In recent years, the Toyota RAV4 has been transformed from a bland and anemic compact SUV to a sporty, capable and fun to drive crossover. It has bulked up and grown in length. Although not exactly stylish or loaded with personality, the RAV4 is pleasant looking and well proportioned.
More importantly, in the context of electric vehicles, the RAV4 EV variant of the vehicle is currently the only all-electric crossover available anywhere in the United States—although it is only on sale in Los Angeles Area, Orange County, Sacramento, San Diego, select Central California cities and the San Francisco Bay Area.
As the only battery-powered SUV on the market—that is, until the much more expensive Tesla Model X arrives—the RAV4 EV's middle-of-the-road looks will serve well (and certainly not alienate) car buyers looking for a competent utility vehicle that runs purely on electrons.
The heart and soul of the RAV4 EV is an electric drivetrain from Tesla Motors, the California startup known for pushing the envelope on electric vehicle power. By virtue of its collaboration with Tesla, Toyota transformed its sedate Toyota utility wagon into a high-riding two-ton beast.
In Sport Mode, the electric RAV goes from 0-60 in about seven seconds, and zooms to a maximum speed of 100 mph. The Sport mode provides 154 horsepower. Its 273 pound-feet of torque, which often produces tire chirp at launch, is cut to a calmer 218 pound-feet when operating in Normal mode. While the Sport Mode is great for a burst of highway passing power, when launching from stop and stomping your foot on the accelerator, the vehicle's body rises and dips and the steering shakes left and right. When pushed to its limits, the Tesla system overpowers the capabilities of the Toyota vehicle platform.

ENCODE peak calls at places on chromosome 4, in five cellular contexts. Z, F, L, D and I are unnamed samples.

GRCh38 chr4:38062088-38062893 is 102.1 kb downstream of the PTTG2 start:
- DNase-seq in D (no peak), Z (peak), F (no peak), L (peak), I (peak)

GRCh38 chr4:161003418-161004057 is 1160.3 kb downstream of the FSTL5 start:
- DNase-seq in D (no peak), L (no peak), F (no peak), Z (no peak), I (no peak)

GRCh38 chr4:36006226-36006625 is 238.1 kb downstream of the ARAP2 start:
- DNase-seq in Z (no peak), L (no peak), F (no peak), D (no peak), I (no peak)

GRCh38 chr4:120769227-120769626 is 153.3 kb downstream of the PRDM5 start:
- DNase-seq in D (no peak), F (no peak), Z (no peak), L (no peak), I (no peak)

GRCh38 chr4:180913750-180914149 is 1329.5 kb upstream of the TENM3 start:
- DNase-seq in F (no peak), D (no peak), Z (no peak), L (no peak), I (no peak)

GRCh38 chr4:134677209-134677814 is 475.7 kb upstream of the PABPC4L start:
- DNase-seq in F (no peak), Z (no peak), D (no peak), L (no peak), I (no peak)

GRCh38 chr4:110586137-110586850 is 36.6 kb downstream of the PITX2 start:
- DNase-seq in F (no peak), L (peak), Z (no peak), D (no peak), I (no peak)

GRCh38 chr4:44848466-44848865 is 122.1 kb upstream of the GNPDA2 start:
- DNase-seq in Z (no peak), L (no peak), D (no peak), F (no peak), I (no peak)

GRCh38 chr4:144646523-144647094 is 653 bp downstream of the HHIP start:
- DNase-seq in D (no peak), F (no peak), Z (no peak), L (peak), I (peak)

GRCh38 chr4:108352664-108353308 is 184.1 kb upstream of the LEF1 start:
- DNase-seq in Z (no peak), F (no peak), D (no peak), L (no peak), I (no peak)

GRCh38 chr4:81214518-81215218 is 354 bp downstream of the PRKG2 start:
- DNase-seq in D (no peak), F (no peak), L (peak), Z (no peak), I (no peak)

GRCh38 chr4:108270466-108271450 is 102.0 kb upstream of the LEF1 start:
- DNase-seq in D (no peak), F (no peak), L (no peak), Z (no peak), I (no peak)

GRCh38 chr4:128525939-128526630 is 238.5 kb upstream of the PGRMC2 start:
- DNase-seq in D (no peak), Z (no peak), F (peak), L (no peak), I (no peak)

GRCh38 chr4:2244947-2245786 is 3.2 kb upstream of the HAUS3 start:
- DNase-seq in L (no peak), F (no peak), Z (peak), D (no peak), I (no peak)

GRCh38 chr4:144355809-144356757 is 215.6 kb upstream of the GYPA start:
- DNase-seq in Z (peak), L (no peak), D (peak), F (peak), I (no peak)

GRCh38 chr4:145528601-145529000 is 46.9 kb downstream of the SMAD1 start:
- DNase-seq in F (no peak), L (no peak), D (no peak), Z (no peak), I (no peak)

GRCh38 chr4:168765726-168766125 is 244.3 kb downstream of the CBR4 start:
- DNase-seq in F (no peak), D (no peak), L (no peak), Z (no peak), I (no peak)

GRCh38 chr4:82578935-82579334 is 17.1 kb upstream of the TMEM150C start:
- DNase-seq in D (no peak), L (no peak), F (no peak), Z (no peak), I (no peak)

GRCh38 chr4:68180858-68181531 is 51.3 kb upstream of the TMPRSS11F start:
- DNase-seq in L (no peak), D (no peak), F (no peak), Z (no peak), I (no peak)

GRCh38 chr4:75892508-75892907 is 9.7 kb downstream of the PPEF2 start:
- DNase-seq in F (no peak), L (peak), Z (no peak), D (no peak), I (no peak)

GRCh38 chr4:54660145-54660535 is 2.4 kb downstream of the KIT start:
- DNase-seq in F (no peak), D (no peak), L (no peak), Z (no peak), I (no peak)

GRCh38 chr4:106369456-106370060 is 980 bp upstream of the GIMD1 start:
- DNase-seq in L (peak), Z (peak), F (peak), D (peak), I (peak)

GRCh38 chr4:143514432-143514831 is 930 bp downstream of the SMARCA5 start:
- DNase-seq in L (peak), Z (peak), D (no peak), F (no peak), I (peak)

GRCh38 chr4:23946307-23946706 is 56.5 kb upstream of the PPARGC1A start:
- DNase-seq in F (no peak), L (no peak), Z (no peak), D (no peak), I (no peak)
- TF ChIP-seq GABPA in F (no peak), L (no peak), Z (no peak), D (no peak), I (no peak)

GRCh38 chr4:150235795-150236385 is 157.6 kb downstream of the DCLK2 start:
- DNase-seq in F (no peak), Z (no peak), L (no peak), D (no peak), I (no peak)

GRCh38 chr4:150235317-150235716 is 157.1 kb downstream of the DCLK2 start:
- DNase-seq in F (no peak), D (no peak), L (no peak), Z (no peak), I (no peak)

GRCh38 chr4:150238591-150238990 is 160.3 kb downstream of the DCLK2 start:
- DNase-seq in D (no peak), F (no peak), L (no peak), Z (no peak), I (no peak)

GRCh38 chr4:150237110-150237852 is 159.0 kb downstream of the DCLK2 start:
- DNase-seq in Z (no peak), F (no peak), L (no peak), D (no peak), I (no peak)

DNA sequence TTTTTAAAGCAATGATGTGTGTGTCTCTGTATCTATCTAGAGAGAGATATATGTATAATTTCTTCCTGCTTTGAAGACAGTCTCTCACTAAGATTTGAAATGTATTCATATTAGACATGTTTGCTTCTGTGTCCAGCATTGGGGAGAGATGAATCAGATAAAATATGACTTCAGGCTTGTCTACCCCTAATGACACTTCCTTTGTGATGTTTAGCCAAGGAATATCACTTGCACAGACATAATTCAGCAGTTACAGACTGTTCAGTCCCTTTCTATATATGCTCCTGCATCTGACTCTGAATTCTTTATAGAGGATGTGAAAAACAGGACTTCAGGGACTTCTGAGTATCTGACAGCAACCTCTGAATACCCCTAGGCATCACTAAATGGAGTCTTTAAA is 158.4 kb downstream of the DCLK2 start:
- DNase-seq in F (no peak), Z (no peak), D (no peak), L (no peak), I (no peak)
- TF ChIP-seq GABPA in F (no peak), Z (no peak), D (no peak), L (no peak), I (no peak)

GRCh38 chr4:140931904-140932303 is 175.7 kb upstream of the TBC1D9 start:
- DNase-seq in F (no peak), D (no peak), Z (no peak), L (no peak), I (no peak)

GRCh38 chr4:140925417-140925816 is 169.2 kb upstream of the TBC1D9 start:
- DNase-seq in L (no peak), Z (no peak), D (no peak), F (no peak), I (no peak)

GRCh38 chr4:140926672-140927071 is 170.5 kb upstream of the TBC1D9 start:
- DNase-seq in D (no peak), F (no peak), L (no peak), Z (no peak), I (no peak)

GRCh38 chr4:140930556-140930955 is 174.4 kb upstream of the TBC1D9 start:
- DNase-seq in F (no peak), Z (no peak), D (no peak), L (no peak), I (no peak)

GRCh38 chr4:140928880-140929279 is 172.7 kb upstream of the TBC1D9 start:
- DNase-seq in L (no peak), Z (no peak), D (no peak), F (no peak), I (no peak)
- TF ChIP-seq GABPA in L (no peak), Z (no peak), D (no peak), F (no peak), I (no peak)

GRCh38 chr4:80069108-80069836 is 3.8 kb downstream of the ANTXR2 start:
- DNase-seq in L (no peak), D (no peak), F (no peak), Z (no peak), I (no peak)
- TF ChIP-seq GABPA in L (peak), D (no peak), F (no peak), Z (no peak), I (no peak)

The RAV4 EV’s brakes were brought over from Toyota’s Prius hybrid. The feel of that mushy brake system does not earn high marks from those who like to drive. Unfortunately, Toyota did not use the one-pedal strategy—a very strong pull when you lift your foot off the accelerator, and no vehicle creep forward from a standstill—found in the most robust EVs on the market, such as the Tesla Model S and the BMW i3.
These are relatively small nuances. What more importantly distinguishes this vehicle from the EV pack is the impressive acceleration of the Tesla drivetrain, available in the RAV4 EV for a fraction of the cost of a Tesla. One stomp on the accelerator reveals its impressive capabilities, and might alone convince you to make the RAV4 EV your next vehicle.
The all-electric RAV4 received an EPA rated range of 103 miles—well below what owners are experiencing in real-world conditions. The EPA pegged efficiency at 78 city miles per gallon equivalent (MPGe); 74 highway MPGe; and 76 combined MPGe.
In one of our road tests, after 48 miles on the road, the dashboard indicated an estimated 98 miles of remaining range. In other words, after a trip of nearly 50 miles, there was almost 100 miles of electricity left in the battery—more than is available from the Nissan LEAF after a full charge. That’s because the Tesla-made battery pack in the RAV4 EV has a capacity of 41.8 kilowatt hours, while the LEAF’s is 24 kilowatt hours.
On another day, when restraining use of Sport mode and not using the air conditioner, we easily managed nearly 130 miles of range on a single charge. Even when stomping the accelerator as hard as we liked, screeching away from stoplights, the RAV4 EV delivered more than 100 miles of range— a feat that few other electric cars can achieve.
The bigger battery provides longer range, but the bonus here was that driving with gusto had relatively little effect on overall range.